But of course, all this does it to provide more buffer in case of DoS problems. It doesn't really address the source of the problem... but IMHO trying to prevent/solve DoS problems on IRC is like trying to cure cancer that has spread to every other organ in your body...

  • There must be some way of revising the IRC protocol so that there's at least two distinct paths from A to B in most cases

    Yeah, there probably is a way. But getting 36 servers to upgrade at once is well, impossible. If you start trying to implement it so its compatable with servers which use the old protocol, you make the implementation near impossible and a real head-f**k...

    madmax@efnet admin

  • by JatTDB ( 29747 ) on Tuesday September 26, 2000 @04:28AM (#754528)
    Just because the "newbies" don't use it, that doesn't mean it's dying.

    The "newbies" also don't generally go to tech-info-heavy text only websites. The "newbies" don't normally use FTP in a non-URL-based way. There are a lot of things out there in this wacky world of the internet that the newbies will never try out or understand. That doesn't mean that any of them are dying.

    How can something with 40,000+ client connections at any given time, and often going to over 60,000 possibly be considered dying?

  • Oh,and BTW try asking for warez in either of these channels and see how long it takes to be kicked.
  • the splits a DQ are pretty bad too. that Ice cream tastes like plastic... ---temp .sig--- look at me, I stole your account! guess where I hid the password...
  • Sorry, but I don't "warez child porn" as you so "eloquently" put it. As a parent and a long-standing net user I am merely concerned about the sheer volume of filth that pervades IRC, and any legitimate conversations (if there are any, which I can't seem to find) could just as easily be done using mailing lists.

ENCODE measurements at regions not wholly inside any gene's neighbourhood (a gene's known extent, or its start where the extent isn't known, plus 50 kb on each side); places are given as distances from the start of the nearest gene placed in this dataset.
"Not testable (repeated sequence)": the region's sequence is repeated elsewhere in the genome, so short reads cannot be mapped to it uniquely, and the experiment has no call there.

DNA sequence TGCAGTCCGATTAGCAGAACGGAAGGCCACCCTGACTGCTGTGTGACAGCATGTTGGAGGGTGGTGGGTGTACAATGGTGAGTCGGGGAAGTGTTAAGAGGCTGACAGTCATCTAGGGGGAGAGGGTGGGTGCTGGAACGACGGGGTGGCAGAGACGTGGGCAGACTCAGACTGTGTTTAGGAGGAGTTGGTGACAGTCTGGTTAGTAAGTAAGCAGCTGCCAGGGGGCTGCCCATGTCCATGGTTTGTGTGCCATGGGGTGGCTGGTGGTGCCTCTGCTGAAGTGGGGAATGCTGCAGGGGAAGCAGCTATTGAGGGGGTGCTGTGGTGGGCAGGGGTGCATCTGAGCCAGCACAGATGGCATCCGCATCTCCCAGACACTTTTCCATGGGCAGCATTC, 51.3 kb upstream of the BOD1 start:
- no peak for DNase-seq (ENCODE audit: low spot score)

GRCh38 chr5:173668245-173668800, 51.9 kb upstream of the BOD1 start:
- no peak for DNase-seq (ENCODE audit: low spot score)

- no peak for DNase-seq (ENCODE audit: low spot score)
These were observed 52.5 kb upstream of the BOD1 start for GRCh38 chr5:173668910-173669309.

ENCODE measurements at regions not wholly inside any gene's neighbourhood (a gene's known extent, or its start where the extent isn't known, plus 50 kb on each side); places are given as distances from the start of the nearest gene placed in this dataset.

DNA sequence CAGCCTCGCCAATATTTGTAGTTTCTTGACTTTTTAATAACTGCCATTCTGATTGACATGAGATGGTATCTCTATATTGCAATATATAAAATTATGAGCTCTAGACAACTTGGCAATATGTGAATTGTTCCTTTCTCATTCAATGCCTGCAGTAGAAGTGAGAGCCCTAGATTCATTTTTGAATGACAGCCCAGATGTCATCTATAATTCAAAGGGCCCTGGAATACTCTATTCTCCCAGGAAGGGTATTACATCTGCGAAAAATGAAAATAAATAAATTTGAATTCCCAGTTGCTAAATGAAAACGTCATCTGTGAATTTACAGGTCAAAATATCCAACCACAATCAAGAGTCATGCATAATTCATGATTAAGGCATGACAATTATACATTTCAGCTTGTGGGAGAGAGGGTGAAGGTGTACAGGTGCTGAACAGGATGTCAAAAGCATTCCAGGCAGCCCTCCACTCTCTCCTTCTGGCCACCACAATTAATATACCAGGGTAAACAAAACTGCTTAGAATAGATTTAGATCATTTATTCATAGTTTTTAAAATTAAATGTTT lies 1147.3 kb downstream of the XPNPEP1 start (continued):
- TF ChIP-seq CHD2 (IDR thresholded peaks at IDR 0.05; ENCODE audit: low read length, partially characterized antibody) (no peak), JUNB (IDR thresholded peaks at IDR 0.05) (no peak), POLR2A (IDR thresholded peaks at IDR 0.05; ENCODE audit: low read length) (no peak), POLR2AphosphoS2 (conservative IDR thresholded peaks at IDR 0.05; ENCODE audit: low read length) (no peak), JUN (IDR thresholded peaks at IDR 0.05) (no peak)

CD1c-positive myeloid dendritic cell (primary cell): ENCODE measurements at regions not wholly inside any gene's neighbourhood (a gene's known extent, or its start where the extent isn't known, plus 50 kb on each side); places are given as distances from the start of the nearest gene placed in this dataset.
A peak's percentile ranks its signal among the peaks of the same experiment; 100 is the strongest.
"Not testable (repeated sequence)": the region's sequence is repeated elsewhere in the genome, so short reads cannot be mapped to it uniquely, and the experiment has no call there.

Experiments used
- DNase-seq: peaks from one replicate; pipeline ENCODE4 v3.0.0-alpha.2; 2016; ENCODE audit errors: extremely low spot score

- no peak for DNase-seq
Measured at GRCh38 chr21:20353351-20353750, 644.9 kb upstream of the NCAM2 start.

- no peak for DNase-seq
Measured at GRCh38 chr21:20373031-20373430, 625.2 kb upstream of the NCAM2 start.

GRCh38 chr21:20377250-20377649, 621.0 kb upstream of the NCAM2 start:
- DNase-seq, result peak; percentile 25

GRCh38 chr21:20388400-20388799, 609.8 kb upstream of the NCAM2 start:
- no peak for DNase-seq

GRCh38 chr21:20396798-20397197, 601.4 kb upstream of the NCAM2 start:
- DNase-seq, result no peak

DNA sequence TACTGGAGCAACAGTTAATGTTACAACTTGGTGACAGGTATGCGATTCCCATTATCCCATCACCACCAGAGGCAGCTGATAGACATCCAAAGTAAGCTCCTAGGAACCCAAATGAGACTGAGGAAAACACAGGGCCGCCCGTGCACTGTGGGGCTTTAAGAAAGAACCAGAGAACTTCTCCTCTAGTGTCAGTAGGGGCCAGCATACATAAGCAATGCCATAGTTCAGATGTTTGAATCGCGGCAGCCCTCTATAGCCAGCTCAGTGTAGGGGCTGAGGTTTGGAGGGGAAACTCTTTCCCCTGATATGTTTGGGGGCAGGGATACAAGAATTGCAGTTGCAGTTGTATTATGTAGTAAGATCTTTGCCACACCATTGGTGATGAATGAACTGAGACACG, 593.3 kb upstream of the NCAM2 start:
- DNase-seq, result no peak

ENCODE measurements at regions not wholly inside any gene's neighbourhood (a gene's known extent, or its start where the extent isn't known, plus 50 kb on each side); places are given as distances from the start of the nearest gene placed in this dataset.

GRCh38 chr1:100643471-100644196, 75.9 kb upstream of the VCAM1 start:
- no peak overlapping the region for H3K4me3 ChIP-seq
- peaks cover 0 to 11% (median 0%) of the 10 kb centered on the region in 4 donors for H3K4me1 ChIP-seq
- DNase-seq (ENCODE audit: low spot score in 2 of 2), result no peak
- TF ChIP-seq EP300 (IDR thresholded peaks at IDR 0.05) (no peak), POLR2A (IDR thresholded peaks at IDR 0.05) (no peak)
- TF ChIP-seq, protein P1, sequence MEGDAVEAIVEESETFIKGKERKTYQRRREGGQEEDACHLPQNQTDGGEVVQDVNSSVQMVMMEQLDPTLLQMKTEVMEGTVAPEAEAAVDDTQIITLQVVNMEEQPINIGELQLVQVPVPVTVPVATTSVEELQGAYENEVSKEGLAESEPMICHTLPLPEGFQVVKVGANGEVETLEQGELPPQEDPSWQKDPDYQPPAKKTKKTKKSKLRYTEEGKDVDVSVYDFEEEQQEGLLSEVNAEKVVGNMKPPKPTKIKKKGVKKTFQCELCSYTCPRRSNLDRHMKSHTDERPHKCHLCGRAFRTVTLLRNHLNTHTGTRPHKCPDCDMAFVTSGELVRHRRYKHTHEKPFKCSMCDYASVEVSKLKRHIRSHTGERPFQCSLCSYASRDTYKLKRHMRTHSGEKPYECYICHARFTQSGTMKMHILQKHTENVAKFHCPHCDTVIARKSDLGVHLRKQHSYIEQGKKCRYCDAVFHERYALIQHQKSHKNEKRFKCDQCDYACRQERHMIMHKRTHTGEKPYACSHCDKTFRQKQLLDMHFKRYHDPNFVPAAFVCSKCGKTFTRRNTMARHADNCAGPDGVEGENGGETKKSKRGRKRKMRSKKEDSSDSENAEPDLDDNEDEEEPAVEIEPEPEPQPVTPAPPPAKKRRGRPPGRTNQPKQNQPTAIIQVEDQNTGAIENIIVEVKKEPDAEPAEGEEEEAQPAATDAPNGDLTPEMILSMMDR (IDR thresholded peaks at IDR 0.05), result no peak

It seems to me that you're the one with the problem, after all I didn't lash out at you and call you a "sick bastard" did I? Feeling any residual guilt are we?

  • UGH! As far as I can tell what has happened is there was a high profile post on like or something that said:

    " will be permanently delinked because of DoS attacks" is just one EFnet server. It does not mean that all of EFnet is going down or is in serious trouble...

    Servers come and servers go but EFnet has survived and will continue to Josh

  • GalaxyNet is thankfully small right now, but hopefully they'll be up to the test when they grow. I among friends just recently moved our main channel to GalaxyNet after some of our friends couldn't get onto EFnet anymore.

    Like another guy said, #shadowrealm is great for movies =) [] for more information and a list of servers.

  • by Anonymous Coward
    You are quite correct. I remember hacking ops and colliding/nuking people off in the old days. It didn't hurt people like these massive DoS attacks that affects thousands of people when you kill a provider's entire network. I'm not trying to say that this was a GOOD thing to do, but it was certainly less destructive than sending 500mbit at an IRC server and costing a provider lots of $$$ while all their customers call in a panic just because you want some lame channel.

  • A couple of servers changed their policy. As far as I understand, from my limited experience, there's nothing strange or extraordinary about that.

    From the semi-official EFNet site []: